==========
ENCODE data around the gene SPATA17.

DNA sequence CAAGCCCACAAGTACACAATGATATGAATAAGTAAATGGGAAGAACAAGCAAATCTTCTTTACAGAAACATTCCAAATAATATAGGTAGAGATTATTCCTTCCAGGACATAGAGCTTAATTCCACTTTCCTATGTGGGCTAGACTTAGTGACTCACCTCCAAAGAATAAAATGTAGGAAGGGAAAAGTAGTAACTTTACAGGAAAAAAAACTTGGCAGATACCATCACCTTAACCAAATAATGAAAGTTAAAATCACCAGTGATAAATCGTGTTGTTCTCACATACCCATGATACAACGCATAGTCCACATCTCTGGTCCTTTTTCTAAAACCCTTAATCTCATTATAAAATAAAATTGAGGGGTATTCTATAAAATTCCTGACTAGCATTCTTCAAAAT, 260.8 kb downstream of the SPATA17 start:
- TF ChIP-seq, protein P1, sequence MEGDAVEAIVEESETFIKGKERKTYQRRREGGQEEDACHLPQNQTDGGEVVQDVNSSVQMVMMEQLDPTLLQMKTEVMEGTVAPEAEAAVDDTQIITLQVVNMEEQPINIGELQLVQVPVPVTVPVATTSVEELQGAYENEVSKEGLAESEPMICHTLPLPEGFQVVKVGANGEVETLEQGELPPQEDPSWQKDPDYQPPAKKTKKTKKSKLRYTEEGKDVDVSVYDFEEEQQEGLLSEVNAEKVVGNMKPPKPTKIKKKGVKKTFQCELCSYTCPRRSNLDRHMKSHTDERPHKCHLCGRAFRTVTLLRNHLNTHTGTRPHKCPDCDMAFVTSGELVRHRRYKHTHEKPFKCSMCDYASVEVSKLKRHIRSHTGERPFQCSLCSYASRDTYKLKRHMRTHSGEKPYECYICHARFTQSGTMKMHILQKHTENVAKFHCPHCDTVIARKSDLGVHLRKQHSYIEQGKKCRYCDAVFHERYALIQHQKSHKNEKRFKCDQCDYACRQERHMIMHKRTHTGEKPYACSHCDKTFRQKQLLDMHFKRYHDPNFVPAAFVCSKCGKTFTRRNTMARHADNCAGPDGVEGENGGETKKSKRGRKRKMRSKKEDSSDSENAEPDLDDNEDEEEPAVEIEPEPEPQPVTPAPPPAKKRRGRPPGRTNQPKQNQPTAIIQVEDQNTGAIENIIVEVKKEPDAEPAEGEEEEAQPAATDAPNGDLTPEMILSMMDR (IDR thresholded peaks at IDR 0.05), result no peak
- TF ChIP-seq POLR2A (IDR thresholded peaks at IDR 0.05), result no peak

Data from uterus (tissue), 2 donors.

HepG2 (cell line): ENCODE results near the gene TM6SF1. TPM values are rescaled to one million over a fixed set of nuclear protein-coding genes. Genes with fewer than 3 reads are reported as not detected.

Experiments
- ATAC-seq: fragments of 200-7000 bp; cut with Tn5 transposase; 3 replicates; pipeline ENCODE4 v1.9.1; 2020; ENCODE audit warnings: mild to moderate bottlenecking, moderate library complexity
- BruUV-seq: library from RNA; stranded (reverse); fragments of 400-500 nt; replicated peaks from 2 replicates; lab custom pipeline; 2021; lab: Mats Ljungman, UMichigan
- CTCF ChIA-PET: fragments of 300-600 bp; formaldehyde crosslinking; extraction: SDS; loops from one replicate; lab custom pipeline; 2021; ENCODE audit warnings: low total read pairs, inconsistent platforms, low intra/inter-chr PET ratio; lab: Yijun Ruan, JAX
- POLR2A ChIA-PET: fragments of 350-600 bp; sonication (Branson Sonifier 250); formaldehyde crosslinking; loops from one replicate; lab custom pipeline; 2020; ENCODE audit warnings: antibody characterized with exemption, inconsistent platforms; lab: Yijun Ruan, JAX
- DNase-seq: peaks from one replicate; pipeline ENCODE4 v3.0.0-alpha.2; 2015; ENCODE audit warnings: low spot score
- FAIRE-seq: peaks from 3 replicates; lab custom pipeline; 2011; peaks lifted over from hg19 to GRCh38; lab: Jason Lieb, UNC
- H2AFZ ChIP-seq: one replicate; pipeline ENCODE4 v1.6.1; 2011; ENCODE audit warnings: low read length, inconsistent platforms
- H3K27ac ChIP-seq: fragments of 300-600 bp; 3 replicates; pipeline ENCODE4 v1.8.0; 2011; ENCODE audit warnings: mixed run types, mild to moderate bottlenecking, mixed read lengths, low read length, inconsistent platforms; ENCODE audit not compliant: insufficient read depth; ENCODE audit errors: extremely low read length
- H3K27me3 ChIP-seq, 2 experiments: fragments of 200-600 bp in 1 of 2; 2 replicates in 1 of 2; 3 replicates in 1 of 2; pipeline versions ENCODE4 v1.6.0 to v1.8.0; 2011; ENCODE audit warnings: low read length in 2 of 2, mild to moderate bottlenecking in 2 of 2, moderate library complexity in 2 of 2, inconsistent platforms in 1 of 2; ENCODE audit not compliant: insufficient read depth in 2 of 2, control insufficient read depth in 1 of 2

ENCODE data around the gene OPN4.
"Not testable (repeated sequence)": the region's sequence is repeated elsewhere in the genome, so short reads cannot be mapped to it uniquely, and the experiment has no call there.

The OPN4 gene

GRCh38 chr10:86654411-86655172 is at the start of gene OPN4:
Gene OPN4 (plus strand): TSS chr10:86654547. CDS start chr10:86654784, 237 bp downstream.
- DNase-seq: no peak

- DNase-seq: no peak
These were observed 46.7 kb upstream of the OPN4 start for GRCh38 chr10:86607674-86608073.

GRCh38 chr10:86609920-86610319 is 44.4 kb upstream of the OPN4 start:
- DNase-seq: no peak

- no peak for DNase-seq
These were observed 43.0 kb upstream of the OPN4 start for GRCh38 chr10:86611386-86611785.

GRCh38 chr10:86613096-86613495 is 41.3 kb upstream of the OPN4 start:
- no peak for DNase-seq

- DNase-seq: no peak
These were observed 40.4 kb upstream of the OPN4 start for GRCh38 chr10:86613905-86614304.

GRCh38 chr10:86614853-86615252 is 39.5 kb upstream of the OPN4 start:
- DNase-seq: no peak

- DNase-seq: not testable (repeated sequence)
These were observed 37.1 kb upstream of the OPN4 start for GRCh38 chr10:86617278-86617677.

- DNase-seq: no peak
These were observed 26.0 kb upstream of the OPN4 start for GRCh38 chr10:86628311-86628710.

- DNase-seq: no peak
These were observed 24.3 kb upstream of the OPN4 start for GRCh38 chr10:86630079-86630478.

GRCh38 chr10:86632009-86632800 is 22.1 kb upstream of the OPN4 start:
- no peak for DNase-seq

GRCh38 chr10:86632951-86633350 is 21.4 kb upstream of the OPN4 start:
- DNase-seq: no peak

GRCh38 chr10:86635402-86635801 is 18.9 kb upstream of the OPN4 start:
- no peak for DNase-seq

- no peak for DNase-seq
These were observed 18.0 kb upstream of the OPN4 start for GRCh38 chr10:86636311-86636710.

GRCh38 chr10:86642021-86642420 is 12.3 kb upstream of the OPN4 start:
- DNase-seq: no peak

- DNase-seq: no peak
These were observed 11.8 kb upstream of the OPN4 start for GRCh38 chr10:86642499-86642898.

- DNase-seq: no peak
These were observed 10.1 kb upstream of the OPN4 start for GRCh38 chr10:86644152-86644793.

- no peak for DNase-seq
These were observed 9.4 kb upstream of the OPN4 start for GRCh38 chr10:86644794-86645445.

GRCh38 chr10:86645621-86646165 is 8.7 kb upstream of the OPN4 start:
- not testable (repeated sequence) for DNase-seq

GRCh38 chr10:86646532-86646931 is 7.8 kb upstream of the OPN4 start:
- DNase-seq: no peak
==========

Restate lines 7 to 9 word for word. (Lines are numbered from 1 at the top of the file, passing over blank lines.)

Experiments
- ATAC-seq: fragments of 200-7000 bp; cut with Tn5 transposase; 3 replicates; pipeline ENCODE4 v1.9.1; 2020; ENCODE audit warnings: mild to moderate bottlenecking, moderate library complexity
- BruUV-seq: library from RNA; stranded (reverse); fragments of 400-500 nt; replicated peaks from 2 replicates; lab custom pipeline; 2021; lab: Mats Ljungman, UMichigan